When we look at the current smart mobility landscape, it’s clear that the most effective solutions are people-centered. Think about digital toll booths, or apps that help people to find parking more effectively. These solutions don’t require major overhauls to infrastructure. The bulk of the cost lies in the technology itself, which can scale down to meet the needs of a small city but has already been piloted in a bigger location.

Small cities don’t have to invest a fortune to implement a smart parking system (or another mobility solution) that benefits people. Once the basic technology is there, it doesn’t matter how many people will be using it.

Although smart mobility began in larger cities, its utility extends far beyond large urban areas.

How smaller cities are progressing towards smart mobility

A 2016 survey from IHS Markit and the U.S. Conference of Mayors reveals that many small and mid-sized cities are working on smart city initiatives. Oftentimes, these initiatives are centered around transportation.

Ketchum, Idaho has a population of less than 3,000 according to the most recent census. Yet it has made strides with smart mobility. One project, the “Walkable Ketchum Project,” is making the city more friendly to pedestrian. The city is implementing “smart” solar streetlights in the downtown area. Since the streetlights have sensors, they can automatically dim and brighten as needed. This will save energy while also improving safety.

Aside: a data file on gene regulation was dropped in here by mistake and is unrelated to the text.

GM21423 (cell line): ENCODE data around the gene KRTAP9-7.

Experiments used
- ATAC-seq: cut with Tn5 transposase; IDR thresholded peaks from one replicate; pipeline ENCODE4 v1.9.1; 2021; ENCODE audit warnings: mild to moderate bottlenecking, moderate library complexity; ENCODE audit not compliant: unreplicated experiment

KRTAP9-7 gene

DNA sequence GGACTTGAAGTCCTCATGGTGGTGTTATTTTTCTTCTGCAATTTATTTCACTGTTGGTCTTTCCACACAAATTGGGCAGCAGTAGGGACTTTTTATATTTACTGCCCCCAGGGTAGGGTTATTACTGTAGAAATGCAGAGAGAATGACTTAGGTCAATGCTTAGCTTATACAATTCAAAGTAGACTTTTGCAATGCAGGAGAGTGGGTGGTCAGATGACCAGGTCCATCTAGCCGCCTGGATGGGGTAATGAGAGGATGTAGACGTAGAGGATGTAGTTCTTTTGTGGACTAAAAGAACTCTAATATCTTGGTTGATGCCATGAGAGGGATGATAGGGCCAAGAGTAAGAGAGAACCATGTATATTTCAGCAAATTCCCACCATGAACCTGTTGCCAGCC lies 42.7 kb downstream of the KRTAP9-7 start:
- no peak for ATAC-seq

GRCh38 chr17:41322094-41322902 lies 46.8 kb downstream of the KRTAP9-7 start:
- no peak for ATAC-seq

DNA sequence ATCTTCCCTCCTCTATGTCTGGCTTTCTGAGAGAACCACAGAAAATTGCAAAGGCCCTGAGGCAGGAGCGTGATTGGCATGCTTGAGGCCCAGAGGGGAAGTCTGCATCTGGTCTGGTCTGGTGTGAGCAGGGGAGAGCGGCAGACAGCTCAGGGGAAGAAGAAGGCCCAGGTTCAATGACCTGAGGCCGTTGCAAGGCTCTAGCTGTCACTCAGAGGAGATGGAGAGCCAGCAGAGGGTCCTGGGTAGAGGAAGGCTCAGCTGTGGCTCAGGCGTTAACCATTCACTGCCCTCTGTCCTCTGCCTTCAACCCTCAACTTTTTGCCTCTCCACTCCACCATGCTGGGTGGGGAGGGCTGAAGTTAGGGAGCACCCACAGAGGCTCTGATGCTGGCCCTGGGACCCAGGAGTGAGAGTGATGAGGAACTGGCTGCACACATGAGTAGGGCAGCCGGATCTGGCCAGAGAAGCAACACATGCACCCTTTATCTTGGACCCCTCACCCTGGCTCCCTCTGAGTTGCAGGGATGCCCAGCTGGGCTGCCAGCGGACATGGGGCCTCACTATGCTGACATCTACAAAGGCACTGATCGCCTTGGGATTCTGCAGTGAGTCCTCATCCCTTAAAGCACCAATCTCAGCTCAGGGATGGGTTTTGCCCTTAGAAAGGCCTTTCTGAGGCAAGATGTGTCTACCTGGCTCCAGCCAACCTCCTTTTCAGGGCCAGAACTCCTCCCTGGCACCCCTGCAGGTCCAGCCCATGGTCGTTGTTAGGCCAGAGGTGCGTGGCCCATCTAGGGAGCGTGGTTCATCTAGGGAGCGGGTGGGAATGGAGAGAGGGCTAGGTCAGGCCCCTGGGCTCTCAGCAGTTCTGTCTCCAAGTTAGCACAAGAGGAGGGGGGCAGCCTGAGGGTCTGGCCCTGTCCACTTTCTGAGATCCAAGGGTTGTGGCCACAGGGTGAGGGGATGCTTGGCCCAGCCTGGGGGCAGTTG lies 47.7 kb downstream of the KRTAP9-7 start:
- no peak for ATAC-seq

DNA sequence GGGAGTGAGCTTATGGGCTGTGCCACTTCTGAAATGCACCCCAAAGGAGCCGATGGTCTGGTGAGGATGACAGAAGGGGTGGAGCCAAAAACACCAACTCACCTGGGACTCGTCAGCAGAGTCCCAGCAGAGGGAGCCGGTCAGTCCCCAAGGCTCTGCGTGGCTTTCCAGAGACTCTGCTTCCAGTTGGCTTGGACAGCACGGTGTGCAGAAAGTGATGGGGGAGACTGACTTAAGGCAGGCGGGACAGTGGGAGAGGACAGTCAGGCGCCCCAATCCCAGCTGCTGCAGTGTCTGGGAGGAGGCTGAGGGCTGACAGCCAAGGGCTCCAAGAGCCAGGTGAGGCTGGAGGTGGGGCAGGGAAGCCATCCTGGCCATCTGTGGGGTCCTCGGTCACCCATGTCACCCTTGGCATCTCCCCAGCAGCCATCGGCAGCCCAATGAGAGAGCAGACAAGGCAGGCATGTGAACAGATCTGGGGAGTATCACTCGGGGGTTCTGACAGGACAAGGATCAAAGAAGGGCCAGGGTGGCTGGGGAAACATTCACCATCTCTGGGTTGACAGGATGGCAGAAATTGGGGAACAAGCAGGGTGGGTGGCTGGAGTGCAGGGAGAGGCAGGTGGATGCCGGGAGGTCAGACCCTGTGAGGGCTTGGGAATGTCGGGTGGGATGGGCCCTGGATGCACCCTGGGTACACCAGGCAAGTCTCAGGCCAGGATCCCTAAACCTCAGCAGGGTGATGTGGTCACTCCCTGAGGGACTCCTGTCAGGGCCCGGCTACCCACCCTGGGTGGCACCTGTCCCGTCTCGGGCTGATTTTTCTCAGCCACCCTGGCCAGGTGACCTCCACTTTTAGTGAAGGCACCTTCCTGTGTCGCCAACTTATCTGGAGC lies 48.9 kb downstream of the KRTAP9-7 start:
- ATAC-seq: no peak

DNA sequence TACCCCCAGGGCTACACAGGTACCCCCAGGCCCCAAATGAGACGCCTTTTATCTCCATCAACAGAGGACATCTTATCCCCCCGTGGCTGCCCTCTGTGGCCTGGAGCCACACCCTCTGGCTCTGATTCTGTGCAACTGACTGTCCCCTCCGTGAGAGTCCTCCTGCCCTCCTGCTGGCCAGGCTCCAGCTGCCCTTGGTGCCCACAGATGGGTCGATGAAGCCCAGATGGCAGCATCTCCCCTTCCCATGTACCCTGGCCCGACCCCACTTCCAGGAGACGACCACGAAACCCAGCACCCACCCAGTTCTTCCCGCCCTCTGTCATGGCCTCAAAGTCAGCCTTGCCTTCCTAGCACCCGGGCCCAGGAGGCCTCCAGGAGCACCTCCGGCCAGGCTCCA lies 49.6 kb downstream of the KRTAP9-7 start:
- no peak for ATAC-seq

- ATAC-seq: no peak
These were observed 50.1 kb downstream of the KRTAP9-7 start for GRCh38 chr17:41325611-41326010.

Mid-sized cities are also implementing smart solutions. Columbus, Ohio — which has around 850,000 residents — has received multiple grants for smart mobility projects. One initiative is to develop a mobility app that makes it easier for low-income parents to find transportation to healthcare facilities. The city also plans to improve transportation access more broadly.

The Smart Columbus Operating System (SCOS) is enabling Columbus’ transition into a smart city. This system collects real time data about what’s going on in the city and is then used to manage public transportation, flow of traffic, water and waste management, and many other important city functions. The city is beginning to collect data on cars and infrastructure, which will lead to greater connectivity in the future.

Overall, small cities account for about 28% of all smart city projects. These cities are demonstrating that the smart solutions being deployed in large cities can also be utilized elsewhere — even in a town as small as Ketchum, Idaho.

Smart mobility represents the future of transportation. And it’s designed for everyone, everywhere.

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Evgeny Klochikhin

Written by

Evgeny Klochikhin, PhD is the CEO of Parkofon, a smart mobility company building a fully connected #MaaS platform. Innovation scholar, data scientist, engineer.

Predict

where the future is written

Evgeny Klochikhin

Written by

Evgeny Klochikhin, PhD is the CEO of Parkofon, a smart mobility company building a fully connected #MaaS platform. Innovation scholar, data scientist, engineer.

Predict

where the future is written